What is gelatin?

Checking the technical definition would reveal that gelatin is a substance that it is a hydrocolloid. It means, that it creates a gel when it comes in touch with water.
The gelatin we buy at the groceries store is actually produced by breaking down collagen- which is a protein found in the bones of different animals.
Gelatin is marketed as powder or as sheets.

Home bakers are using gelatin as a stabilizer, in particular for making various mousses.
Many people are often fear of using gelatin. However, this fear is due to not understanding how to use it properly.

Gelatin has different strength levels, depending on the amounts of “impurities” that remain in the final product after it was processed. These strengths are called “Bloom strengths”. A high-quality gelatin will not be discernible after it was mixed with the final product (i.e., it should be tasteless, odorless and colorless). I’ve bolded the last two words because those of you who already played around with gelatin before, must know that its smell is not very pleasant.

1. Why gelatin?

There are all sorts of stabilizers being used in professional bakeries: pectin, pectin NH, gellan, agar-agar, etc. The different stabilizers are distinctive not just by the way they are being used, but also in the characteristics they lend to the final product. Personally, I exclusively use only gelatin in my recipes.
As home bakers, whether novice or professional- I truly think we shouldn’t put too much efforts into hoarding all of the other stabilizers.

Most of us probably do not own molecular food restaurants, and our name is not Pierre Hermé. In my humble opinion, gelatin provides a wide range of solutions in terms of textures and usage, only if you know how to correctly work with it. But this is just my opinion and everyone is entitled to research and use the other stabilizers as they see fit.

2. Which type of gelatin should be used?

The most common gelatin is available in the form of powder (fish gelatin). Fish gelatin has a very high Bloom strength, which can explain why using it is also very common. The powder is very easily measured using small digital scales, or accurate measurement teaspoons.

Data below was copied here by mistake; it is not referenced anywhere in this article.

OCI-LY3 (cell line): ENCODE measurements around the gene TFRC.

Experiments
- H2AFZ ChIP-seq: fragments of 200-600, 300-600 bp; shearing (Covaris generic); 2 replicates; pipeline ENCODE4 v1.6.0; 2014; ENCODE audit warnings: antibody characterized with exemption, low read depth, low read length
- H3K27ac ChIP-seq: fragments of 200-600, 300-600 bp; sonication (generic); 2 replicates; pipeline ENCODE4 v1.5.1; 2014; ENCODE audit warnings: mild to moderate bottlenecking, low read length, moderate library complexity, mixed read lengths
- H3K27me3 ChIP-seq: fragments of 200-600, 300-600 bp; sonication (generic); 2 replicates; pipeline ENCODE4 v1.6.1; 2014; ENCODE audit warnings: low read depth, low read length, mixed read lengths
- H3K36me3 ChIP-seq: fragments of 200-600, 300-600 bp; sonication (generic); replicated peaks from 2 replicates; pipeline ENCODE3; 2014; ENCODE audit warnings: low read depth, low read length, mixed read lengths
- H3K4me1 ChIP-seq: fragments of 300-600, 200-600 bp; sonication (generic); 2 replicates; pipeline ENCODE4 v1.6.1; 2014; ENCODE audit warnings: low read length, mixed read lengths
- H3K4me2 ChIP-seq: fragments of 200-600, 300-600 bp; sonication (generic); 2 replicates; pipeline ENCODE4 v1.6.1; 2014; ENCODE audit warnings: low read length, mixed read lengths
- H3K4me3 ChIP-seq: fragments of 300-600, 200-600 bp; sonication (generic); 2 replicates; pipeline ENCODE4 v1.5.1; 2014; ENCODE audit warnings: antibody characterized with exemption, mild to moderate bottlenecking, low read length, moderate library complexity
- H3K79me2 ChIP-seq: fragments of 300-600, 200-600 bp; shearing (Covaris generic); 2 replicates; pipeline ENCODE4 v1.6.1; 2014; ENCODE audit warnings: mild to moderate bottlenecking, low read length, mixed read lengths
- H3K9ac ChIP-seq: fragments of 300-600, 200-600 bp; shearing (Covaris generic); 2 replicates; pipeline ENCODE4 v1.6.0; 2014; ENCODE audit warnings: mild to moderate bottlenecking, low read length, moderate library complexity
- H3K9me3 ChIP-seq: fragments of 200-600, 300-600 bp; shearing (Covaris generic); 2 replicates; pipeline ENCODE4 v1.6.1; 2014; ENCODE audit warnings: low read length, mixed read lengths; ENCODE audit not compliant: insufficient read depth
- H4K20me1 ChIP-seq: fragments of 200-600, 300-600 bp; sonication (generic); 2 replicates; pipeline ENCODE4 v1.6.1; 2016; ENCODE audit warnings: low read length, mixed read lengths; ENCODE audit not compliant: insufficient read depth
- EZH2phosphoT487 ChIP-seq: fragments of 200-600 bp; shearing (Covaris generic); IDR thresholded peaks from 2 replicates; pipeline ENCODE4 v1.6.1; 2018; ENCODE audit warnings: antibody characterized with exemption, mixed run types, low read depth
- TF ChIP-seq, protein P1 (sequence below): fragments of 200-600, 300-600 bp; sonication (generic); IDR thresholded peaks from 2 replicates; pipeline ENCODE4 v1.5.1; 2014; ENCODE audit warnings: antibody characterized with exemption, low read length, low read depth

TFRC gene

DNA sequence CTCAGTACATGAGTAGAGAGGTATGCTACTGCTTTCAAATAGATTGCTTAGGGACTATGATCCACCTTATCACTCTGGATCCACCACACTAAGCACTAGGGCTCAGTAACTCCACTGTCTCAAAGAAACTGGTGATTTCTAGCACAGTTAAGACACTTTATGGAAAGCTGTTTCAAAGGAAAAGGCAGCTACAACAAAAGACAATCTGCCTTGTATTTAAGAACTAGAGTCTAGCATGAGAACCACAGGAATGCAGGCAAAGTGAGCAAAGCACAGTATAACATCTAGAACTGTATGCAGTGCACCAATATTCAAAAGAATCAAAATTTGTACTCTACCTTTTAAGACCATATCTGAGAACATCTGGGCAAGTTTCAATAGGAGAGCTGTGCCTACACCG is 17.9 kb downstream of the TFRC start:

The source of sheets gelatin is mostly cattle or pork.
Either way, use the formulation which you like and prefer the most. Personally, I exclusively use powdered gelatin.

3. So, how to use gelatin?

As I briefly mentioned in the previous section, gelatin must be weighed or measured accurately. Otherwise, the final result will be noticeable in the texture of whatever it is we are trying to stabilize.
The steps for using gelatin are:

  • The gelatin must be soaked in water, in a process called “Blooming”, in order to prepare a “gelatin mass”. Whether you are using sheets or powder, the gelatin must be soaked with cold water that is 5 times the amount of gelatin.
    If using powder, I highly recommend to mix them very thoroughly in the water so that they are evenly dispersed. The gelatin must soak for at least 30 minutes, preferably in the refrigerator, before moving on to the next step.

  • Heating the gelatin mass- you can microwave the gelatin mass about 10 seconds each time, but no more than that (it also depends on the amount of gelatin mass you prepare). The mixture will be liquid again, and it needs to be thoroughly stirred until you get a clear and liquid that doesn’t have any lumps. Note, that if your liquid is not crystal clear and has lumps, it means that the Blooming was not done properly and it can impair the final texture. If using gelatin sheets, you can skip this step.